Prof. Dr. Matthias Glaubrecht
1984–89 studies of biology and geology-palaeontology in Hamburg; 1994 doctorate in Hamburg; 1994–95 research associate at the Zoological Institute and the Museum of the University of Hamburg; 1996 visiting research fellow at the Australian Museum Sydney; 1997–2014 curator for malakozoology at the Museum of Natural History in Berlin; 2006–2009 head of the research department at the Museum of Natural History Berlin and member of the board of directors; 2010 habilitation at the Humboldt-University Berlin; since 2010 visiting professor at the Silpakorn-University in Bangkok; since 2014 professor for animal biodiversity at the University of Hamburg and founding director of the Center for Natural History (CeNak).
Prizes and grants: Werner and Inge Grüter-Prize of the Stifterverband für die Deutsche Wissenschaft, 1996; Bscher-Media Prize of the Humboldt-Universitätsgesellschaft, 2006.
- Das Ende der Evolution. Der Mensch und die Vernichtung der Arten, Munich 2019.
- Adelbert von Chamisso. Reise um die Welt (ed.), Berlin 2013.
- with Nils Seethaler, Barbara Teßmann und Katrin Koel-Abt (eds.): The potential of biohistory: Re-discovering Adelbert von Chamisso’s skull of an Aleut collected during the ›Rurik‹ Expedition 1815–1818 in Alaska, in: Zoosystematics and Evolution 89/2 (2013), pp. 317–336.
- with Wolfgang Dohle (eds.): Discovering the alternation of generations in salps (Tunicata, Thaliacea): Adelbert von Chamisso’s dissertation »De Salpa« 1819 – its material, origin and reception in the early nineteenth century, in: Zoosystematics and Evolution 88/2 (2012), pp. 317–363.
- Naturkunde mit den Augen des Dichters. Mit Siebenmeilenstiefeln zum Artkonzept bei Adelbert von Chamisso, in: Korrespondenzen und Transformationen. Neue Perspektiven auf Adelbert von Chamisso, in: Marie-Theres Federhofer und Jutta Weber (eds.), Göttingen 2012, pp. 51–84.
- Evolution in action. Case studies in adaptive radiation, speciation, and the origin of biodiversity (ed.). Special volume from the SPP 1127 »Radiations – Genesis of Biological diversity« of the DFG, Heidelberg – Berlin 2010.
Why are There So Many Species?
In the field of the natural sciences, notions of force - understood as a cause that brings about change - by no means only permeate physics. Rather, they have gradually taken on a stronger contour in natural history too, with regard to form, diversity and distribution as determining influencing variables and evolutionary factors.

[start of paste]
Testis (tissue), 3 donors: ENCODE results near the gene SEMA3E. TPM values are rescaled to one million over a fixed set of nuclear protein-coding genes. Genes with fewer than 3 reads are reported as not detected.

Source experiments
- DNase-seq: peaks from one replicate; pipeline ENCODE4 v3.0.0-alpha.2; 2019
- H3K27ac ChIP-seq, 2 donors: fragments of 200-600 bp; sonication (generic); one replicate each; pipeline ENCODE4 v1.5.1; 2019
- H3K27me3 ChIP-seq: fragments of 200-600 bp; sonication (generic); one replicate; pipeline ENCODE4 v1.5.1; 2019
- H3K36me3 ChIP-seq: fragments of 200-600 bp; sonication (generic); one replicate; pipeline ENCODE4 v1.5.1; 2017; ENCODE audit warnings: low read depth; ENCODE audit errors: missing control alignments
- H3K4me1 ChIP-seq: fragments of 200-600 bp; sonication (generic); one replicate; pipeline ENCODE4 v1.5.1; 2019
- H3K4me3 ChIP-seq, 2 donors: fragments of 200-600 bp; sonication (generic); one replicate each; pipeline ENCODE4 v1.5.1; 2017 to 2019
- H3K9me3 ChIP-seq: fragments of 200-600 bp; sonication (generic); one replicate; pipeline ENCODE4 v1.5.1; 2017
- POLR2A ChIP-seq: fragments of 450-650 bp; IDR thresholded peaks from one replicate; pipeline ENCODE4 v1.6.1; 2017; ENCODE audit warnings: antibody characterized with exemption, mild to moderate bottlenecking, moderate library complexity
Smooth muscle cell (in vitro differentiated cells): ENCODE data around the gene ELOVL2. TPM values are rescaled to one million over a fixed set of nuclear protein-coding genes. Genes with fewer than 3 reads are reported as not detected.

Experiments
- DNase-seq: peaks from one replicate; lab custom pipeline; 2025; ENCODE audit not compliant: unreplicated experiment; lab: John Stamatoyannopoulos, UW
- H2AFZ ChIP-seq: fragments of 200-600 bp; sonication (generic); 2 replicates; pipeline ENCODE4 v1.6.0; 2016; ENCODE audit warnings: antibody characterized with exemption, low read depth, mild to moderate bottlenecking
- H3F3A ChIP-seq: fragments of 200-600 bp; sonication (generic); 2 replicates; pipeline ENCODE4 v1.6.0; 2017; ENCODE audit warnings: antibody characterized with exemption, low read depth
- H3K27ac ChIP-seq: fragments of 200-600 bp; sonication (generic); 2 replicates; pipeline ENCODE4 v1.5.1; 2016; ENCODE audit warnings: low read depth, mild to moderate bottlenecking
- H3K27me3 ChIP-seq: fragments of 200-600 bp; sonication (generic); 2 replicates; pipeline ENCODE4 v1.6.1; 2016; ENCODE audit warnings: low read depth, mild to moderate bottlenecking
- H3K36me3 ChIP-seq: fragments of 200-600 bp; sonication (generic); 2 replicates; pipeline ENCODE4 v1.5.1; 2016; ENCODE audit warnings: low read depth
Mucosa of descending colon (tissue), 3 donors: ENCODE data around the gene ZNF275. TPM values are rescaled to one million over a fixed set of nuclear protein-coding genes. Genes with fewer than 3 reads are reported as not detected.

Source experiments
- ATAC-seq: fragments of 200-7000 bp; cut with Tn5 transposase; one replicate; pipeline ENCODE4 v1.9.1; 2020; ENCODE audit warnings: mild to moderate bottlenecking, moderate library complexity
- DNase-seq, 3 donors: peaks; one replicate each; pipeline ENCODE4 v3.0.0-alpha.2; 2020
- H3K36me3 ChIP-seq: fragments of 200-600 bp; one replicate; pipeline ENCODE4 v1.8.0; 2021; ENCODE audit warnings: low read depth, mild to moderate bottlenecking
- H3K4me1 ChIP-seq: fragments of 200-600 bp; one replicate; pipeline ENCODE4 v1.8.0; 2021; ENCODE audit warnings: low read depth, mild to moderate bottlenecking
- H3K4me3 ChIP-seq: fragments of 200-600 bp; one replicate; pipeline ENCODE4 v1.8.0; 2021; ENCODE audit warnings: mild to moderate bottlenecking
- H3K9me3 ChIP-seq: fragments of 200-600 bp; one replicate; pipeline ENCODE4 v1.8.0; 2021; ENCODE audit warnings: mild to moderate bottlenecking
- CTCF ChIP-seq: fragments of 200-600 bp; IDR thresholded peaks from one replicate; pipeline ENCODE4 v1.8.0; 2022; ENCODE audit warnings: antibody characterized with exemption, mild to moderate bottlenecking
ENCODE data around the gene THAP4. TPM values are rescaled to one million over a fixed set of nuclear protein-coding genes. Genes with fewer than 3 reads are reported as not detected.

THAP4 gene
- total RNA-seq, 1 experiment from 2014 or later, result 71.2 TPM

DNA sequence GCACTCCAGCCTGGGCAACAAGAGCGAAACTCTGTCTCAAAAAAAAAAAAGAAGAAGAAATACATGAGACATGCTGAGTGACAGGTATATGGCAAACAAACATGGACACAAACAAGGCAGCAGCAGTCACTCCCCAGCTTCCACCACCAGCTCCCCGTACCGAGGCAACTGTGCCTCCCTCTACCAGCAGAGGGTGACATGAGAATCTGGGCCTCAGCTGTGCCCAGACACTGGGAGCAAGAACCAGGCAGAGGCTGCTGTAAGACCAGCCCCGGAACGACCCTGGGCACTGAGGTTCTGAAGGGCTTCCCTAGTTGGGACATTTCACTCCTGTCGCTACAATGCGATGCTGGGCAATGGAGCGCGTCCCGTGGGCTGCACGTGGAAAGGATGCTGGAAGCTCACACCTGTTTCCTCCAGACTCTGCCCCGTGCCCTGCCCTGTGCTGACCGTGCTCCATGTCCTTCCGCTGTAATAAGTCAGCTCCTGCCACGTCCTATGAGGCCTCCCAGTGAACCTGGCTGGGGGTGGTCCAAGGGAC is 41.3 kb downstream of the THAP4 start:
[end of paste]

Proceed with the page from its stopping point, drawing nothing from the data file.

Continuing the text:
In recent times, biology has been emphasized and argumentatively substantiated several times as an autonomous science - i.e. one whose fundamentals cannot be reduced to physics, for example. Under the premise of presenting consistent guidelines, forces that are essential for biology can be characterized in several respects.
In order to clarify the shifting perceptions of the impact of natural forces in the context of biodiversity, a synergistic view, especially of ecology from an evolutionary perspective, seems especially promising. Here, understood in the classic sense as the study of the balance of nature, ecology is indeed developed as a key discipline of biology, but its fundamental conceptual idea of effective environmental forces, such as equilibrium-adjusting forces of the environment, needs to be examined more thoroughly.
Notions of a dynamic equilibrium, a state that is constantly changing and appears as if it were self-adjusting, are prevalent in natural history research in the field which was only much later referred to as ecology. However, so far no systematic investigation has been carried out to fathom and analyse the respective perceptions of the forces of nature that may underlie the occurrence of such an equilibrium.
The aim of this project is to work towards an assessment of conceptions and changing responses to the question of the forces, factors and mechanisms of biological diversity (biodiversity).